The Origins of Ballymacarrett
The Naming of Ballymacarrett
The townland of Ballymacarrett is located on the eastern banks of the River Lagan in County Down. It covers an area of 261 hectares and is in the Civil Parish of Knockbreda. The name comes from the Irish Baile-mhic Airt meaning ‘the place of the son of Art O’Neill’.
The townland was originally part of the land ruled by the O’Neill clan. The last chieftain in the area was Conn O’Neill. Conn’s hill fort Castle Raie [the Grey Castle], though now completely gone, is remembered in the name of the Castlereagh district of east Belfast today.
“Not much more than two miles east of Belvoir, and about as much south-east of Belfast Bridge, are the ruins of an ancient castle, called Castle-Reagh, from whence the Barony of that name is nominated. It is situated on the top of a hill, and is one of those forts, the erection of which is usually ascribed to the Danes. This fort has a fosse which encompasses three fourths of it, and once probably surrounded the whole. In the midst of the fort stood the castle, formerly the seat of Con O-Neille, proprietor of that large tract of country”.Walter Harris, The Ancient and Present State of County Down, 1744
The nearby shopping centre in the area is named after the local river, Connswater, literally Conn’s water. Other place names reflecting this ancient Irish clan are Avoneil – O’Neills River and Clandeboye – the clan of yellow-haired Hugh O’Neill.
The Imprisonment of Conn O’Neill
After decades of fighting between the English and the Irish clans Conn managed to stay on reasonable terms with the English monarchy. However, in 1602 what seemed to be a minor skirmish between Conn’s men and some of the Queen’s soldiers, resulted in Conn being arrested.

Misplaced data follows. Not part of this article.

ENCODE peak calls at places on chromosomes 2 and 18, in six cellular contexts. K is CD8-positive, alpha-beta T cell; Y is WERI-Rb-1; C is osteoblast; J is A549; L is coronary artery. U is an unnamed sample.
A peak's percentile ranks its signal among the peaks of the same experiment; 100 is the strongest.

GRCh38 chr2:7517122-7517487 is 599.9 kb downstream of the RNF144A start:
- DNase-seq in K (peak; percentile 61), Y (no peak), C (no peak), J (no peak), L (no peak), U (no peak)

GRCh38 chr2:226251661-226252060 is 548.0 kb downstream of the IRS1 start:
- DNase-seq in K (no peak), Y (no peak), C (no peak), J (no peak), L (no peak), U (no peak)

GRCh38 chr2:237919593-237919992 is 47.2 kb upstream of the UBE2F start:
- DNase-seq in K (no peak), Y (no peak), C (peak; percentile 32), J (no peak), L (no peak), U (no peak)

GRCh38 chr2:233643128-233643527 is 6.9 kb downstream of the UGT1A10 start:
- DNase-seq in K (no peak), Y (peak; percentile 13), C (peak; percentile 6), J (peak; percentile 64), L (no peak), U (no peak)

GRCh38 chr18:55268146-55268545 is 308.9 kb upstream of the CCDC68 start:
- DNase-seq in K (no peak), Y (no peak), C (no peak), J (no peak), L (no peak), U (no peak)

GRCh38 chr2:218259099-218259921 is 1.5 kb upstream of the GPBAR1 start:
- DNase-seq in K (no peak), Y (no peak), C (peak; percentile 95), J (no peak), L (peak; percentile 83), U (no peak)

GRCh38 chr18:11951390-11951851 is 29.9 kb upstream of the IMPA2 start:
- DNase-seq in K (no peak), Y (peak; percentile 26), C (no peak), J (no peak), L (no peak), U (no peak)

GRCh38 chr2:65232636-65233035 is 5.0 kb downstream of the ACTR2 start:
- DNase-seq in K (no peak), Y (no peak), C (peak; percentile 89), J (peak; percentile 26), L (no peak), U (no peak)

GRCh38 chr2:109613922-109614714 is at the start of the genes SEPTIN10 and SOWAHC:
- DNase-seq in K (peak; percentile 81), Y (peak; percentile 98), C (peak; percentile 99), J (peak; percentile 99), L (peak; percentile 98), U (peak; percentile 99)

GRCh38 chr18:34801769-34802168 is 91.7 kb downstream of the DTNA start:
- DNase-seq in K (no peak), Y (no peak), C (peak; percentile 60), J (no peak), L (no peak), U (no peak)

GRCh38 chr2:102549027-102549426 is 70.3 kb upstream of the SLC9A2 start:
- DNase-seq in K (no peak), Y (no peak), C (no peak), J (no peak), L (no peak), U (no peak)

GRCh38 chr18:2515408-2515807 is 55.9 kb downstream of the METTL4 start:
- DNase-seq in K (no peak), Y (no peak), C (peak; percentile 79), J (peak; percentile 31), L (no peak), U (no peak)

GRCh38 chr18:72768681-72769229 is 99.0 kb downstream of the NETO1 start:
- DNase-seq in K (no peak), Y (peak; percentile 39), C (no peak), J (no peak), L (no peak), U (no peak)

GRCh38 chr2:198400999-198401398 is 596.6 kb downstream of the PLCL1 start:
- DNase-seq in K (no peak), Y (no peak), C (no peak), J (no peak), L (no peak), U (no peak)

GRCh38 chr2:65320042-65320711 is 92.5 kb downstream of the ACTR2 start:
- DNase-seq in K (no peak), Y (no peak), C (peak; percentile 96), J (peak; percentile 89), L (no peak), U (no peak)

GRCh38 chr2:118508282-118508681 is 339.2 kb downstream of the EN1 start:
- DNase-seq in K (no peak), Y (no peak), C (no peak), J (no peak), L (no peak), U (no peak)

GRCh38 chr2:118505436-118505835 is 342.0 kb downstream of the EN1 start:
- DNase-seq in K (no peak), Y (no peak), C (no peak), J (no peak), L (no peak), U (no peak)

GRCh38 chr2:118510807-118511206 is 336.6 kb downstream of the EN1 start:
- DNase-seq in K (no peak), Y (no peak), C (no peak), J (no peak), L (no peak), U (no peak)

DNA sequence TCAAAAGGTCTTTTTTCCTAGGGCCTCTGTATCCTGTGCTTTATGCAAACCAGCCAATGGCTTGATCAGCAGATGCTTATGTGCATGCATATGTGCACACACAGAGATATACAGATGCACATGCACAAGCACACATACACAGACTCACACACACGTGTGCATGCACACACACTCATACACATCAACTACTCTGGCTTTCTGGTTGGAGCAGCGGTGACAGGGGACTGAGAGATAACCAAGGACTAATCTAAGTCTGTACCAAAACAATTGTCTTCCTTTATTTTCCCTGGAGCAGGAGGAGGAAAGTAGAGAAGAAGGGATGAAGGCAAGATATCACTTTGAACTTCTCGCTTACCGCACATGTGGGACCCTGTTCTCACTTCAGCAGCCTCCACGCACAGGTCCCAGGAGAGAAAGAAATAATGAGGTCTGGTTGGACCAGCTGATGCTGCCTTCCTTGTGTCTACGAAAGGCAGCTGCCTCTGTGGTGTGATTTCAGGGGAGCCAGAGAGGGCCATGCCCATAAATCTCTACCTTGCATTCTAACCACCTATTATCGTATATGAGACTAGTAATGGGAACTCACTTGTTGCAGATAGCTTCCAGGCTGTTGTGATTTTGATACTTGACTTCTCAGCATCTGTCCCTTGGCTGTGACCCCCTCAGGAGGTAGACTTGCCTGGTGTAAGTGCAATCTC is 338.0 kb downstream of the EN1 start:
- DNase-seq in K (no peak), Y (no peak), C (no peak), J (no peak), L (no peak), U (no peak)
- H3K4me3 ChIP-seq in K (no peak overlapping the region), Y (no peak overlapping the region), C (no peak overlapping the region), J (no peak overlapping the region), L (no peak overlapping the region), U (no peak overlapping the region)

The story goes that Conn (who was famous for his hospitality) sent his servants to Belfast, 4 miles away, to fetch more wine during a feast. However, they were set upon by a group of English soldiers and returned empty-handed. When Conn discovered that the English attackers were fewer in number than his group of servants, he was furious
“Conn in great rage, reproached them bitterly, and swore by the oaths his father swore that not a man of them would ever serve him again if they didn’t go back and at once avenge the affront done to him and themselves by the Bodagh Sasonagh soldiers”.Cathal O’Byrne, As I Roved Out, 1946
The servants returned to the scene. This act led to Conn being charged with ‘levying war’ against Elizabeth 1. The Irish chieftain was imprisoned in Carrickfergus Castle and his estates forfeited to the Crown. The whole event may well have been ‘manipulated’ by Conn’s enemies. Indeed Arthur Chichester, who already held vast tracts of land in the north of Ireland, is said to have offered to execute the imprisoned Conn without the need of a trial – possibly hoping to be rewarded with the confiscated lands.
Conn O’Neill’s Fate
However, with the accession of James 1 to the English throne, simultaneously being James VI of Scotland, Conn’s future looked a bit brighter. Conn’s, wife Alice O’Neill, secured the aid of Scotsman Hugh Montgomery in return for a promise of land.
Alice was the sister of the famous Irish general Owen Roe. She herself smuggled a rope into her husband’s cell hidden inside two large cheeses. Conn escaped though his cell window to a waiting boat and sailed to Bangor and from there to Scotland. From here he rode to England and secured a royal pardon.
However, the deal was a harsh one. Conn had to divide his realm into three with himself in control of one section while Hugh Montgomery and fellow Scot James Hamilton got the other two regions. Arthur Chichester was apparently livid!
Montgomery established his main port at Donagadee and settled in Newtownards. While Hamilton centred his power in Bangor, before moving to Killyleagh Castle. Both new landowners offered land at cheap rents to Scottish settlers. Many Presbyterians from Glasgow, Ayr and Irvine took up residence in the area.
In 1622 James Hamilton was created Viscount Clandeboye. In the same year he leased the townland of Ballymacarret to Richard and Henry Whitehead. Subsequently the 2nd Viscount, the Earl of Clanbrassil, rented the land to Scottish merchant William Kelso from Ayr at an annual rent of £32.